Causal Returns to Schooling and Individual Heterogeneity
AbstractIn this paper, human capital investments are evaluated by assuming heterogeneous returns to schooling. We use the potential outcome approach to measure the causal effect of human capital investments on earnings as a continuous treatment effect. Empirical evidence is based on a sample of West German full-time employed males (BIBB/IAB survey on educational and vocational attainment and career 1998/99). Our estimate of the average partial effect (APE) of an additional year of schooling amounts to 8.7%, which is higher than OLS estimates and quite similar to conventional instrumental variable estimates.
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Bibliographic InfoPaper provided by Institute for the Study of Labor (IZA) in its series IZA Discussion Papers with number 6588.
Length: 24 pages
Date of creation: May 2012
Date of revision:
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Postal: IZA, Margard Ody, P.O. Box 7240, D-53072 Bonn, Germany
Find related papers by JEL classification:
- J21 - Labor and Demographic Economics - - Demand and Supply of Labor - - - Labor Force and Employment, Size, and Structure
- J24 - Labor and Demographic Economics - - Demand and Supply of Labor - - - Human Capital; Skills; Occupational Choice; Labor Productivity
- J31 - Labor and Demographic Economics - - Wages, Compensation, and Labor Costs - - - Wage Level and Structure; Wage Differentials
This paper has been announced in the following NEP Reports:
- NEP-ALL-2012-06-25 (All new papers)
- NEP-EDU-2012-06-25 (Education)
- NEP-HRM-2012-06-25 (Human Capital & Human Resource Management)
- NEP-LAB-2012-06-25 (Labour Economics)
- NEP-LMA-2012-06-25 (Labor Markets - Supply, Demand, & Wages)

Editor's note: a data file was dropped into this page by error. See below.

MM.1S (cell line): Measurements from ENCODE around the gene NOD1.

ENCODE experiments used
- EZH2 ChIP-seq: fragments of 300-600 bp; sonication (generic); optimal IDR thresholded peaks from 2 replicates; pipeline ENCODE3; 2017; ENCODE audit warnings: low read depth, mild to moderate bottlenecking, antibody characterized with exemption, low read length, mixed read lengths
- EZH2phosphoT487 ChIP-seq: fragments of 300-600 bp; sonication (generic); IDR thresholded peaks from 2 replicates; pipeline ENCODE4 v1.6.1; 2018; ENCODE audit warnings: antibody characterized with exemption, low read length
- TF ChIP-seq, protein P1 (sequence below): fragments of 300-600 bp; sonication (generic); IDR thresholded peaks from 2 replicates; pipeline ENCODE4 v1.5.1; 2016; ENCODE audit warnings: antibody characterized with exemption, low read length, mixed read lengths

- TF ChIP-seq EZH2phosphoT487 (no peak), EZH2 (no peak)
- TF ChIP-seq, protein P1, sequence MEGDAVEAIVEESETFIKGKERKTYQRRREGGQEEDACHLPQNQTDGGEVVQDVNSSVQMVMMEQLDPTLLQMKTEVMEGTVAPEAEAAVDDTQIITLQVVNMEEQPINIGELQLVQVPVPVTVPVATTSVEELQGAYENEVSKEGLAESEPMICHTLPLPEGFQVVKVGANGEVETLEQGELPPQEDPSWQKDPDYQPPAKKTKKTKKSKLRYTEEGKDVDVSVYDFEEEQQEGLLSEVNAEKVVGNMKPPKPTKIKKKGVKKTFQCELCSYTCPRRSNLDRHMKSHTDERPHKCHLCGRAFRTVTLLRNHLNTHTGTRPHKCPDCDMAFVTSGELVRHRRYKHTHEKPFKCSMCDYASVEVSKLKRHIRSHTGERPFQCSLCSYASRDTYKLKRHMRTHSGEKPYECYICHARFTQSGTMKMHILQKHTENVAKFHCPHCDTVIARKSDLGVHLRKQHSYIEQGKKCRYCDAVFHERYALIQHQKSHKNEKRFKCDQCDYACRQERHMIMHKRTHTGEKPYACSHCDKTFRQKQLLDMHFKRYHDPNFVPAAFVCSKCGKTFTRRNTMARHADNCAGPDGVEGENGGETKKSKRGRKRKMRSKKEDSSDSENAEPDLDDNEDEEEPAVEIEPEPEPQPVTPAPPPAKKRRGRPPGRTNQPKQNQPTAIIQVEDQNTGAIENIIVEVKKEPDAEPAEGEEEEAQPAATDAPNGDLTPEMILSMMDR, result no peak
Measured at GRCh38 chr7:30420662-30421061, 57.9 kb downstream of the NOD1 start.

Please report citation or reference errors to , or , if you are the registered author of the cited work, log in to your RePEc Author Service profile, click on "citations" and make appropriate adjustments.:
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ZEW Discussion Papers
07-010, ZEW - Zentrum für Europäische Wirtschaftsforschung / Center for European Economic Research.
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CWP08/10, Centre for Microdata Methods and Practice, Institute for Fiscal Studies.
- Heckman, James J. & Urzúa, Sergio, 2010. "Comparing IV with structural models: What simple IV can and cannot identify," Journal of Econometrics, Elsevier, vol. 156(1), pages 27-37, May.
- Heckman, James J. & Urzua, Sergio, 2009. "Comparing IV with Structural Models: What Simple IV Can and Cannot Identify," IZA Discussion Papers 3980, Institute for the Study of Labor (IZA).
- James J. Heckman & Sergio Urzua, 2009. "Comparing IV With Structural Models: What Simple IV Can and Cannot Identify," NBER Working Papers 14706, National Bureau of Economic Research, Inc.
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